On the fifth day, she ran and hid but it slowly dawned on me that she was running not in fear, but in play!   That was when we started to bond. We played games of chase and tag until she was two or so and decided that tag was kitten stuff.

As a wiggling adolescent

Samantha loved having my other cat, Sebastian, as a mentor and he was happy to have a friend.  They would play and wrestle around and chase, then curl up together so you couldn’t tell where one cat ended and the other began.  After a cuddly nap, they would start the play/wrestle/chase cycle all over again.

“Come climb with me”


Samantha and Sebastian waiting for dinner



Samantha and Sebastian were best friends for nine years, until he succumbed to kidney failure in June, 2001 at the age of fourteen.











Samantha was with me for another ten and a half years, calmly accepting the arrival of four other adult cats and more than twenty foster kittens.  Some of the kittens stayed with us, but most found other good homes.

She was a particularly good mother figure to Monty, allowing the kitten to curl up with her. Perhaps they shared stories of being taken from their mothers at too early an age.  Maybe she told him all the best ways to wrap me around their little cat’s fingers.  Maybe they just snored in unison.

With baby Monty, and Cleopatra

Samantha was not a demanding cat, unless she was hungry.  Then her little high-pitched meow was unrelenting until the kibble bowl was refilled or I brought out a can of Wellness chicken or turkey.  Last November, Sam was diagnosed with mast cell sarcoma.  With medication and love, she held on for another couple of months, with the same sweet nature she had radiated her entire life, but she took a turn for the worse in early February.  I held her as she was euthanized on February 6, 2012.  She was nineteen and a half years old.

Such a loving, calm girl.  Such a large part of my life for such a long, long time.

I miss her every day.  The cats seemed confused when she was suddenly gone, but they eventually established new patterns, new relationships.

I still look at her battered, overstuffed, yellow chair and expect to see dear Samantha in it, watching for me.

I will miss her forever.


Goodbye, sweet kitten…

…hello, mischievous adult cat!

A twinge of nostalgic sadness mixes with joy as I acknowledge that little Monty turns his back on kitten-hood today.  He’s one year old!  He’ll be the last kitten, at least for a very long time.

We first met when he was caged in an extremely disturbing impound facility with two other kittens: one a sibling and the other, a kitten who was a couple of weeks older than Monty and his grey sister.   Malnourishment had not robbed the three of their vocal capacity.  If I could have ignored the pleading small faces, I could not ignore their demands to be removed to better quarters.

The little sister did not make it. She was so very weak and was failing when I took her to the vet to be euthanized.  But Monty, scrawny, bony, sparse of fur, had a strong vibrant spirit that kept him going.  I worried about him, and the vet was concerned.  “He’s not out of the woods”, she said.  His appetite was voracious but his four-week old frame did not seem to be using the nutrition he was getting at my house.  It took a long time for him to start developing that sturdy little kitten body that would carry him through many adventures.  It took a glacially long time for his fur to fill in so he would look glossy and sleek.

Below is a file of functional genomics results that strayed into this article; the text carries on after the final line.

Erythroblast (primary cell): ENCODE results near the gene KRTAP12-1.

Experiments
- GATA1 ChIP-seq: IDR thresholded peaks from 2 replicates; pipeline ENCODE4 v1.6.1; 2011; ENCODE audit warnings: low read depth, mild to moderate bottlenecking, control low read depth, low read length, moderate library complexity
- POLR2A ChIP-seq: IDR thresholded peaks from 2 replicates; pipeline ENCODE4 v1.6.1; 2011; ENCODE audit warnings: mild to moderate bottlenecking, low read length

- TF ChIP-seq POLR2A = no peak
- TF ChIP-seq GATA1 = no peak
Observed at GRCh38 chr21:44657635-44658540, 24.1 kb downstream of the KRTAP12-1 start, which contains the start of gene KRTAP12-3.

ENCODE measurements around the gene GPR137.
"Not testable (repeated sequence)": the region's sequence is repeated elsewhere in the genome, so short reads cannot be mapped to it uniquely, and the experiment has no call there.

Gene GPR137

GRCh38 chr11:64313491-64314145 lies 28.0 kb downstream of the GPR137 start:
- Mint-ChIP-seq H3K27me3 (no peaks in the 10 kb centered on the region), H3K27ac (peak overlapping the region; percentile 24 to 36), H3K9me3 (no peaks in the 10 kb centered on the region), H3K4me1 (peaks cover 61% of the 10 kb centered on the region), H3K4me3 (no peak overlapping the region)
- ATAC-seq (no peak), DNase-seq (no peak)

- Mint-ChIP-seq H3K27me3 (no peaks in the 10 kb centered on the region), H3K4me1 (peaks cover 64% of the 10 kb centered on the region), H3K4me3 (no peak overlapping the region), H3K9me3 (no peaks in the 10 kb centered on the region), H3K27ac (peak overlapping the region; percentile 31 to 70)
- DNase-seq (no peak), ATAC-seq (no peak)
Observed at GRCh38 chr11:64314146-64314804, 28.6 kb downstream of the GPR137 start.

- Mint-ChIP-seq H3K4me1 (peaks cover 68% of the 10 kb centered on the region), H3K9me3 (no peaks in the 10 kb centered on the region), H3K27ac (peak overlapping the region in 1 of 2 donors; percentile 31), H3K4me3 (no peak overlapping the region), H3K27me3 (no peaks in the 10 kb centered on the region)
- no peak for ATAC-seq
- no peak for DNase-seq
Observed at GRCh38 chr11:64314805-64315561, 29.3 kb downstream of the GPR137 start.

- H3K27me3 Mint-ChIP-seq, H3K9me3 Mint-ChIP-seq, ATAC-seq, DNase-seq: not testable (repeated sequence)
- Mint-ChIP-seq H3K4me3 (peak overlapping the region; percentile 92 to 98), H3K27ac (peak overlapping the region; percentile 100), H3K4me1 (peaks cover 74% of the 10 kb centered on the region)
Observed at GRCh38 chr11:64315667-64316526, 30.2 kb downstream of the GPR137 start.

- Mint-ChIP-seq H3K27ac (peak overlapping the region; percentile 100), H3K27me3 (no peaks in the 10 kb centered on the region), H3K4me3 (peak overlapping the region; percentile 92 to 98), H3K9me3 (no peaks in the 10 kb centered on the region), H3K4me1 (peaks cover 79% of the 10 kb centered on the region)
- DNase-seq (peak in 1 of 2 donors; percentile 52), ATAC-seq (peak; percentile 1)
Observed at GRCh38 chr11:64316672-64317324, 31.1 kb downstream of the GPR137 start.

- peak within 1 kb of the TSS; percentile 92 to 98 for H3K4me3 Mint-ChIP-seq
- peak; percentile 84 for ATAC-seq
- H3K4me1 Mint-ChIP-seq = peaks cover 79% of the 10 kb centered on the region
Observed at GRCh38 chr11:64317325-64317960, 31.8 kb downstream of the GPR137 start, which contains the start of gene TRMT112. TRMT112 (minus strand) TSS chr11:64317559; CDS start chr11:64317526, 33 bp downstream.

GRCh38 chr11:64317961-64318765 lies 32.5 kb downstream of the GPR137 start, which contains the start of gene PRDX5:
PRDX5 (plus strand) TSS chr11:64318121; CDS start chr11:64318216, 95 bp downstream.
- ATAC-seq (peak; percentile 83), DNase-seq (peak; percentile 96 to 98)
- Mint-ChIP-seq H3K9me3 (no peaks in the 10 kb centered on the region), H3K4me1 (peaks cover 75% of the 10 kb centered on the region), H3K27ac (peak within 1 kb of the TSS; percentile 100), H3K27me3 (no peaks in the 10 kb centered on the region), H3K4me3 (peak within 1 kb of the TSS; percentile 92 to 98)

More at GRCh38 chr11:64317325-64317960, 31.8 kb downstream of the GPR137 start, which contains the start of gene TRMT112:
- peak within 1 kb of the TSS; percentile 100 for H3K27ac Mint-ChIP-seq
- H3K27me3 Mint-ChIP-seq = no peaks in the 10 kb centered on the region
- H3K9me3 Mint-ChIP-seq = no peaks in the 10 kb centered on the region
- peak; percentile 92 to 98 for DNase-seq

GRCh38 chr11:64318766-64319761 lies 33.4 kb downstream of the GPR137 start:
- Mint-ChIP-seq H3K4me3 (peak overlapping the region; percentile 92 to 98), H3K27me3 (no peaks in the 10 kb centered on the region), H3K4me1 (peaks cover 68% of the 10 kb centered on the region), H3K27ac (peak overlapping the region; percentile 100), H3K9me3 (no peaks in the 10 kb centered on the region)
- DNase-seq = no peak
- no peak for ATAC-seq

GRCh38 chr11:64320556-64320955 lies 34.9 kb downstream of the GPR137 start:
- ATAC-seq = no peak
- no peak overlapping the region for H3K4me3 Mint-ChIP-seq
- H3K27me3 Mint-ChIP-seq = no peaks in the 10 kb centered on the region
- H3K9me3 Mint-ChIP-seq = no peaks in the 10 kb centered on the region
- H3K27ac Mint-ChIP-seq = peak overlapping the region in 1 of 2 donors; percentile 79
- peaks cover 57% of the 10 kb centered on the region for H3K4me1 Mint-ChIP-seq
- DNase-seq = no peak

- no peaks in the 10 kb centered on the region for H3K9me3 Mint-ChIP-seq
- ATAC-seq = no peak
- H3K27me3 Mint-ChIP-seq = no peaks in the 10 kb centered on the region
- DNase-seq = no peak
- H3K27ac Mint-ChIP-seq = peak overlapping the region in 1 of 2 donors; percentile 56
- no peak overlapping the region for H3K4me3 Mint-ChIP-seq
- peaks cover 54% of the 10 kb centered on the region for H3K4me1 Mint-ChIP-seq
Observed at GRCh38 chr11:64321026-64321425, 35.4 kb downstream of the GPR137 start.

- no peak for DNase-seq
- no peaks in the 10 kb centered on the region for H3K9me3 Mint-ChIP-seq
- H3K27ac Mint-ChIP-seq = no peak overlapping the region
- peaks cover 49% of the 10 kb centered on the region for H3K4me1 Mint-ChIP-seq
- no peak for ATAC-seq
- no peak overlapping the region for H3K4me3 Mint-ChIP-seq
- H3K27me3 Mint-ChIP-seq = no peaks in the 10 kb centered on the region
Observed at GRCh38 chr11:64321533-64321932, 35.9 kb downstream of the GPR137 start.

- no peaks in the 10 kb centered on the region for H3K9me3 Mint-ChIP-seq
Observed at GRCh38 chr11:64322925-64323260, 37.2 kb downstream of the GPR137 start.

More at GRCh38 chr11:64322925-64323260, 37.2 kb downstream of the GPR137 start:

First Portrait, September 11, 2011.

At first, I carried him around in my hand, or put him in a cat carrier on the kitchen counter so he could see me and be a part of the household.  I was afraid the other four foster kittens were too big and consequently too rough for this tiny bold boy.  After two or three weeks, he was able to hang around with the others, but he was always the little kid brother who tagged along with great good nature and high hopes, but never could quite catch up with the bigger kids.

Snuggling with fellow foster kittens Marshmallow (left) and Meeka (top); and Samantha.

When the time came to adopt him out, I couldn’t go through with it.  I had carried him along from spindly kitten of uncertain longevity to a spunky, curious and entertaining young cat.  I would have missed him too much if he had left, but more crucially,  I was not able to cope with more goodbyes after losing Daisy the German shepherd and Samantha, the non-representative torti**, exactly six weeks apart last winter.

“Dishwasher inspection complete. It passed.”

So, Monty and his elder cat-brother Marlowe, another black feline, are going to live their lives out with me.  I’m a little wistful about having no more kittens, but I’ve vowed that no more will come into my house until Monty is twelve or so. I have a horrible habit of adopting my foster kittens, and now my house is full. There is no more room at this inn.

Meanwhile, Monty entertains.  Instead of playing with a catnip mouse, he plays with the mouse and with the rungs of the kitchen chair.   Rather than push the ball-in the-circle like every other cat I’ve ever met, he plays with the plastic circle.  He likes to stir things up, make them more challenging and more fun.

With the Circle of Fun


Welcome to adulthood, Monty.  I suspect that your kitten antics are going to be a part of you for a long time.  Being an adult is just a number, anyway, and I’ve never let numbers or age dictate my behavior. Why should you?


**Non-represtentative torti:  tortoiseshell cat.  Tortis are black cats with beige, rust, and tan highlights.  They are known in the cat world for being difficult, for having ‘torti-tude’.  In a delightful case of false advertising, through the nineteen and a half years of her life, Samantha never showed even a smidgeon of the torti personality, but was always sweet, accepting and gentle; thus she was highly non-representative of her type.